Loft8 presents the works of three young artists, Benjamin Nachtigall, Xenia Ostrovskaya and Anna Steinhäusler, whose prevalent means of artistic expression became ceramics. They are rethinking this ancient art medium, which was for a long time considered craft, and explore its possibilities to convey their own distinctive artistic programme.
However, their approaches are rather different. At first sight, the Benjamins little figures are formally alike to the living room decorations of the petite bourgeoisie. However, his flocks of shameless fruit-headed nudists are in no way a new Biedermeier. In their self-involvement they expose to the viewer more than just their pink bare skin coated with a layer of glaze. A good observer can find in their postures and arrangements several quotations from art history or more obvious inspiration with the character of Harlequin from commedia dell’arte. These figures seem to be funny even in the bitter situations, when each one of them bears the fruits of their own actions.
Xenia, fascinated by the antiques, takes and uses ceramics as a felicitous carrier of certain histories and memories. The fragility of ceramics coincides with the fragile character of the memory, especially in the series made out of printed porcelain paper. She appreciates the tradition of the medium, but not in a rigid way. On the contrary, the series, which merge together music instruments and ceramic body fragments, is a witty visual and linguistic play with our anthropocentric perception of the world around us. The human flesh or recognizable body parts are coupled with the neck of the violin or with the body of the guitar, destroying their original purpose, which is normally carried out with the touch of their creators, who gave them their shape and name.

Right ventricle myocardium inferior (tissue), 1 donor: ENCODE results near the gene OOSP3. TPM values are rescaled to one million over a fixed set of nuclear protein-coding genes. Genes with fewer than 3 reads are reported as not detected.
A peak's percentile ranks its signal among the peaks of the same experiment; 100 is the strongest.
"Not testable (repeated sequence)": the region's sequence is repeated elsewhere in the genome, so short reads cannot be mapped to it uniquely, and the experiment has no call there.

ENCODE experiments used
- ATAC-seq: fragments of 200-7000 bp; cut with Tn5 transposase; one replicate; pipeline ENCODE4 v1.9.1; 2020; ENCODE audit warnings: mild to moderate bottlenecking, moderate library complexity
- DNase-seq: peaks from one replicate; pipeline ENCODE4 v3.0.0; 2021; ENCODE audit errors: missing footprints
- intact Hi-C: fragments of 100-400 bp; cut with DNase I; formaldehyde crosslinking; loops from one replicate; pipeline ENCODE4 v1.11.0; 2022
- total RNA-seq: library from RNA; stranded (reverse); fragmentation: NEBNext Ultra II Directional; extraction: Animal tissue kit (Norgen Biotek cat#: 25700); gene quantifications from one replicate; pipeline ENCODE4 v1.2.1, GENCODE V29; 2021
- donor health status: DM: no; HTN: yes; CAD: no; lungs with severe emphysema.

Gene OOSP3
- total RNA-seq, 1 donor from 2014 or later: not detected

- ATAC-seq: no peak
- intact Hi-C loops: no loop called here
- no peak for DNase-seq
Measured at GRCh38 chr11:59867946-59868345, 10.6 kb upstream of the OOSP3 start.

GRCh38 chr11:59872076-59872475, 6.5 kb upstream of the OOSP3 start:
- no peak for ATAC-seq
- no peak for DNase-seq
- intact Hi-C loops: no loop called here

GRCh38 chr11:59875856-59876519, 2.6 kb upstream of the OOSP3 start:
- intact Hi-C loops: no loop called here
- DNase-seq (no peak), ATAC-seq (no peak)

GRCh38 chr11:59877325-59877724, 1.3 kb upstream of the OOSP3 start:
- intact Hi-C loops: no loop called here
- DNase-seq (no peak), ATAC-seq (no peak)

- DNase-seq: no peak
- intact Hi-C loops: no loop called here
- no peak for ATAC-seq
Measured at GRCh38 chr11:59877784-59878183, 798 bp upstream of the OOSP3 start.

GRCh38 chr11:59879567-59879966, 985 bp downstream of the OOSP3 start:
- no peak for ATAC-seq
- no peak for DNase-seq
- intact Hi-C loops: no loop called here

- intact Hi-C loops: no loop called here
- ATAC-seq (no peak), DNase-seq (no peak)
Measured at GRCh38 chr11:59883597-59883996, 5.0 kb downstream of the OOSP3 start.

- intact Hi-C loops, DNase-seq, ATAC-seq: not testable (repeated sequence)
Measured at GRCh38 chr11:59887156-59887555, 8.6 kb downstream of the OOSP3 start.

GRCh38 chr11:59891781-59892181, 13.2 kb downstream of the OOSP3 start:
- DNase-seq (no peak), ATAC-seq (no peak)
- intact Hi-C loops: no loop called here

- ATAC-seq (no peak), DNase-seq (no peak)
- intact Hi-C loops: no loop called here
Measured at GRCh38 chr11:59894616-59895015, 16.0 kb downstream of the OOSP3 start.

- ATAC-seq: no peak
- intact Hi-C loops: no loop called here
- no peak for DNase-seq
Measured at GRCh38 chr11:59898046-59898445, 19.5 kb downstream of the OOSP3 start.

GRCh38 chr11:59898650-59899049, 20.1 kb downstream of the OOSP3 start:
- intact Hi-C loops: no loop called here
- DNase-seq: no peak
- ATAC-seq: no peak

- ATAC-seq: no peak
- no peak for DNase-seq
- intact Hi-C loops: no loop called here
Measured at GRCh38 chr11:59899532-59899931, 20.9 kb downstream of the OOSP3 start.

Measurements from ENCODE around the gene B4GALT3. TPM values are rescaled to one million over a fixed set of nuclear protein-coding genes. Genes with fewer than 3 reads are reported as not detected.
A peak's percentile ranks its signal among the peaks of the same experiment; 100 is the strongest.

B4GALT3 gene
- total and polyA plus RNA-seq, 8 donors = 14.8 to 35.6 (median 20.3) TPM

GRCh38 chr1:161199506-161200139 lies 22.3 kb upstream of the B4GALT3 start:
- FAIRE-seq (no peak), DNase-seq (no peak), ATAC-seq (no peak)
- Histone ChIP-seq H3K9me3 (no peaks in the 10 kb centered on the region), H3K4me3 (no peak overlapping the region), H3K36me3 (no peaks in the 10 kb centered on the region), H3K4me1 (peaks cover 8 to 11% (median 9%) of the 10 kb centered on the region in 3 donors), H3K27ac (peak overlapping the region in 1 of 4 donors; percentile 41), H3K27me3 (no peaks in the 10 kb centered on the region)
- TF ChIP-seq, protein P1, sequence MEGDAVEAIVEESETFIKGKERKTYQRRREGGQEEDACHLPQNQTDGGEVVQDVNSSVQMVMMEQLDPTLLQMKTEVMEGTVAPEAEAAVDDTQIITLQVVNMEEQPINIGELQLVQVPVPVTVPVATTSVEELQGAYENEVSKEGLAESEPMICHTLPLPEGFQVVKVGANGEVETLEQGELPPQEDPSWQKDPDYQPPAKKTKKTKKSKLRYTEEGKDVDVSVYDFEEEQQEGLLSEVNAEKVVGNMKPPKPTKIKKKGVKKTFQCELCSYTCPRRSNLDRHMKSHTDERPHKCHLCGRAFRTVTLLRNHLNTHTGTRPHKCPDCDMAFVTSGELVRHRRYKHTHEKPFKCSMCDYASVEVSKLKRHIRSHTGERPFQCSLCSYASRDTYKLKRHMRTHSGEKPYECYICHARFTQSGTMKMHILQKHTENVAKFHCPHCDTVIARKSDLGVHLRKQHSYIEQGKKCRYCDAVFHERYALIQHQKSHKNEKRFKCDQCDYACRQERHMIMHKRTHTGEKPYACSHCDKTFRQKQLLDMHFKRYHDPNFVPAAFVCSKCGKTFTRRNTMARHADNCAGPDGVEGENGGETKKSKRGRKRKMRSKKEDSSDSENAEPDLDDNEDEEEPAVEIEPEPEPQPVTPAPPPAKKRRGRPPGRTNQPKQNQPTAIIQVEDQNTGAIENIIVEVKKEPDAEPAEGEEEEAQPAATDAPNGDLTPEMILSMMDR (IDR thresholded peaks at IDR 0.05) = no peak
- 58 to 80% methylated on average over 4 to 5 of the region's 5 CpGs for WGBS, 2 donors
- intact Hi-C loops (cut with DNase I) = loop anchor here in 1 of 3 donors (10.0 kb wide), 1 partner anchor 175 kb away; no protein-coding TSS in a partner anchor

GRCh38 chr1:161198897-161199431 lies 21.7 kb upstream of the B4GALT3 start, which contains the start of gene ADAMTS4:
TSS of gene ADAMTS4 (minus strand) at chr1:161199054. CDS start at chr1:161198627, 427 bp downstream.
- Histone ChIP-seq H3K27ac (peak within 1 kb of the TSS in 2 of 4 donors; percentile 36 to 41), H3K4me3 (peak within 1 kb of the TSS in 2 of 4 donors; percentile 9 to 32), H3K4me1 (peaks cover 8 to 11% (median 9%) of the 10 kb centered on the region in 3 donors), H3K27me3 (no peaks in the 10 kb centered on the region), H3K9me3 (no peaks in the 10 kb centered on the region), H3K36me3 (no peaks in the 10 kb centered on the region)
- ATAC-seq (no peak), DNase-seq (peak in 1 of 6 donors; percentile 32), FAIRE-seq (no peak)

Anna, on the other hand, is keen on the versatility of the ceramic material. She is enchanted by a broad range of how soft and shiny or rough and coarse can the surface of her sculptures be. These haptic qualities are not a materialistic manifestation per se, they are intended as a demonstration of the inner states of human being onto the surface. Similarly, her portraits are not an accurate depiction of the model. They are universal, reflecting those inner qualities, which the artist wants to highlight. Their structure is partially result of the imprints of various textures from nature, e.g. bark, onto the raw material of the clay.
The common denominators of these three different approaches are the fluidness, transformation and overlapping, including all their possible nuances. Between joke and critique, across the semantic systems and through the interplay of ideas and forms, the ceramics became not only material, but also a rich conceptual basis for the artworks of Nachtigall, Ostrovskaya and Steinhäusler.